Kenya’s growing gaming sector attracts UK’s Tenlot Group

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International lottery and gaming operator Tenlot Group has acquired an 85 per cent stake in Kenya Charity Sweepstake (KSC), the country’s oldest public lottery. KSC was established in Kenya in 1966 with the aim of helping to alleviate poverty and to provide financial support to social causes.

The acquisition is meant to take advantage of a growing gaming culture in Kenya that has blossomed in the last five years. The country has seen the entry of international betting companies leading to the government coming up with tough measures to rein on them.

“We see tremendous potential in Kenya. It is an exciting investment for us, as it is one of the world’s leading countries in the use of Mobile Wallet,” said Tenlot chief executive Yossi Abadi was quoted by UK media last week.

KCS has built a magnificent national gaming infrastructure, in a market with potential of US$500 million, which Tenlot will be able to transform into a force multiplier for progress. Since its establishment, other lottery companies have come and overtaken its influence.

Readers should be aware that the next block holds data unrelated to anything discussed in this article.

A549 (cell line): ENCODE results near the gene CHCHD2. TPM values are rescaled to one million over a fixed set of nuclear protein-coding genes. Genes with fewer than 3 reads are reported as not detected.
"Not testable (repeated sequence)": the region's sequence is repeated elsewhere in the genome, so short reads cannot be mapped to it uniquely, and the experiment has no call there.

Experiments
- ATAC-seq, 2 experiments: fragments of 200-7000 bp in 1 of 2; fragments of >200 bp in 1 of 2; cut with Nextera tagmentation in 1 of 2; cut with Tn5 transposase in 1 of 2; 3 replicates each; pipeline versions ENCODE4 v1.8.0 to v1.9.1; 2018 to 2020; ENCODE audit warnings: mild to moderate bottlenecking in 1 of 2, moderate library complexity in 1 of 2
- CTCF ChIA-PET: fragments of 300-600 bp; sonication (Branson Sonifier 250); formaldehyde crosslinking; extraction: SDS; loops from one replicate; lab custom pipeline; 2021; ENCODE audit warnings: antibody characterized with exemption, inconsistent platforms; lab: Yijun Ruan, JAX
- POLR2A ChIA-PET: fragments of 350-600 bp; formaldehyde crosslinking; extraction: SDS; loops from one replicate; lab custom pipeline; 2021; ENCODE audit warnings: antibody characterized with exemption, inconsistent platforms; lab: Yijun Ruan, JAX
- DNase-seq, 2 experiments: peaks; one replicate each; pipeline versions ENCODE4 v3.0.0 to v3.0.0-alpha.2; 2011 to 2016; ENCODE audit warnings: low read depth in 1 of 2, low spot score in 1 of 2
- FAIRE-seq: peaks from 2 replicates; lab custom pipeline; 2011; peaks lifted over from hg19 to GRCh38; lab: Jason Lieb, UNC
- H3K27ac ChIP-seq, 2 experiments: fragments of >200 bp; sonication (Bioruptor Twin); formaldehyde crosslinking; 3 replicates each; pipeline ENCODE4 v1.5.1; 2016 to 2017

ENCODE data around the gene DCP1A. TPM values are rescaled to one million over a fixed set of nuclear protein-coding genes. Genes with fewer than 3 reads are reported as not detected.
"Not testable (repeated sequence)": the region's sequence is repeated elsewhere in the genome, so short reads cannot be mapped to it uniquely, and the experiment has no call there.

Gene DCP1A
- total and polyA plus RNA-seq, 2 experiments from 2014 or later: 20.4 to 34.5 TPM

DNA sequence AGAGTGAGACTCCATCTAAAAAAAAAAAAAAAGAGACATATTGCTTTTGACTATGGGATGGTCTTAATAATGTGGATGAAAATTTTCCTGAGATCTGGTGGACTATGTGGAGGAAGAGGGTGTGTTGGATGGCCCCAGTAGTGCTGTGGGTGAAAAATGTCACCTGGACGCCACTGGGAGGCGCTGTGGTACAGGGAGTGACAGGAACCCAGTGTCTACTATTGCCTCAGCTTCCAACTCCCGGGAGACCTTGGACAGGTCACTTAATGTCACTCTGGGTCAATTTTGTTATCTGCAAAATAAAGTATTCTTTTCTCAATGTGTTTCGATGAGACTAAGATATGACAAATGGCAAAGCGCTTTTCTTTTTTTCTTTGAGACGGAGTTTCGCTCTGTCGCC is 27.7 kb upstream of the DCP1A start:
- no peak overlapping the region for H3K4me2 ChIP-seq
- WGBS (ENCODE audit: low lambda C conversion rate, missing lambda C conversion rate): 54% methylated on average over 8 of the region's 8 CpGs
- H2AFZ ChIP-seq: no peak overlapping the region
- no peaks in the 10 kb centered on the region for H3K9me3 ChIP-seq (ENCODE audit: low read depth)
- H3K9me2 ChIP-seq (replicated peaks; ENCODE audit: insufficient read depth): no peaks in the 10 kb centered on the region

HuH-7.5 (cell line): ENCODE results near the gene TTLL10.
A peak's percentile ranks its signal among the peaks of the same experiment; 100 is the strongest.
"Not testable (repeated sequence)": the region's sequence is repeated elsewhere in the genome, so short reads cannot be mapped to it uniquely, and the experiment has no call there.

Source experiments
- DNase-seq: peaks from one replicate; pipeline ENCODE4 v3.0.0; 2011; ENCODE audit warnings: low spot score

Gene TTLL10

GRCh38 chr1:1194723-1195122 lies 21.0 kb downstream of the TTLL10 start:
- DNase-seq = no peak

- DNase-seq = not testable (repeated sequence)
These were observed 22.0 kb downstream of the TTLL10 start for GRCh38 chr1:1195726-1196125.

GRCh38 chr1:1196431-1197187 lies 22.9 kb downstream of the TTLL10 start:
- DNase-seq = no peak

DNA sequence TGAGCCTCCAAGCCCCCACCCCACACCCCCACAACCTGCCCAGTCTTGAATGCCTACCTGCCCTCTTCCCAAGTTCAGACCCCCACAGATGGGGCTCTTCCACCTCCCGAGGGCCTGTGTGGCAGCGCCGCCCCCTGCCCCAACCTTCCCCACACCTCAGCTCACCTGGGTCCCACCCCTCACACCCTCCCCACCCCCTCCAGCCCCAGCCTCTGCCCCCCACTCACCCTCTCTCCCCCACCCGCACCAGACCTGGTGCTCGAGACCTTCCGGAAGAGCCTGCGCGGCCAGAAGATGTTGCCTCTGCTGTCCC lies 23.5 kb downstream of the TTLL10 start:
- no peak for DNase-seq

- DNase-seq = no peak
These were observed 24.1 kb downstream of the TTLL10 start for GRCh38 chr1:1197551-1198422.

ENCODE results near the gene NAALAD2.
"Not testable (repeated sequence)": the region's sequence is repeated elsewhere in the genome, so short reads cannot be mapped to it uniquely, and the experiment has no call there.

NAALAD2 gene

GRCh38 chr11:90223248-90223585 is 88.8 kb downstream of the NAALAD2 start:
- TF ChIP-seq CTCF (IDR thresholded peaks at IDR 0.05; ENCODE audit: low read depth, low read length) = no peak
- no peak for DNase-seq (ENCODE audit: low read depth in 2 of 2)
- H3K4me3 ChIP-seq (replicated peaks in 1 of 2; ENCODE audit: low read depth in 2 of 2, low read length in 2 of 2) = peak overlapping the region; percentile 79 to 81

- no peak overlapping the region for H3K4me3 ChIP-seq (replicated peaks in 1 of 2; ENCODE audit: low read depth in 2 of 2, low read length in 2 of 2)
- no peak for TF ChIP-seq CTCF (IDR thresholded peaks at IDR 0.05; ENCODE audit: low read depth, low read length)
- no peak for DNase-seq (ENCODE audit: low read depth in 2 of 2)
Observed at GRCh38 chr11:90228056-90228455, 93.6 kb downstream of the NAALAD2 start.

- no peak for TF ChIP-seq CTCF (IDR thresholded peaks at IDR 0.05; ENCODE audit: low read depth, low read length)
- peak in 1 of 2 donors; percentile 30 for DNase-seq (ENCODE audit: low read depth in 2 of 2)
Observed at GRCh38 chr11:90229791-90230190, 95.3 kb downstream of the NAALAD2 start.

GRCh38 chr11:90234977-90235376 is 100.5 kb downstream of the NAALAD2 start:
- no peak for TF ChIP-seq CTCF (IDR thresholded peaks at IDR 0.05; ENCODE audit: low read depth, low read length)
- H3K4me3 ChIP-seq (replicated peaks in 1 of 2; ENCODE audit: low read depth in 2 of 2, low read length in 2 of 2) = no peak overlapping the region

The London based company is planning on using the existence use of electronic payment especially MPesa payment method to boost trading.

Tenlot added, “Electronic money transfers are as common as sending a text message in most countries. We will leverage this vehicle, while adding innovations to lotteries and gaming, and expect that Kenya will quickly emerge as a showcase for other global markets.”

KCS beneficiaries include thousands of schools, health care programs throughout the country, the Beyond Zero campaign to help reduce child mortality and the spread of infectious diseases, and projects dedicated to the rehabilitation of tens of thousands of street children.

In the past, there has been contention on the ownership of the organisation in which both the government and the private sector claimed ownership.

UK based CellCast consulting has warned that its entire overseas operations will be affected by the latest move as its single client is a betting company based in Kenya.

In a statement, the company has noted that the impact of the new directive by BCLB on Cellcast’s overseas consulting services is not clear.

“Such restrictions, were they to be implemented, could impact Cellcast and the sustainability of its overseas consultancy revenues, as Cellcast provides services, with a focus on Kenya, to clients trading in this sector.”

In its 2018 annual report, the Company’s revenues for its overseas lottery and gaming consultancy services were impacted in 2018 due to the adverse effect of a new taxation rate on the business of the Company’s clients in Kenya.

Read also: As Kenya reins in betting companies, UK’s CellCast mourns

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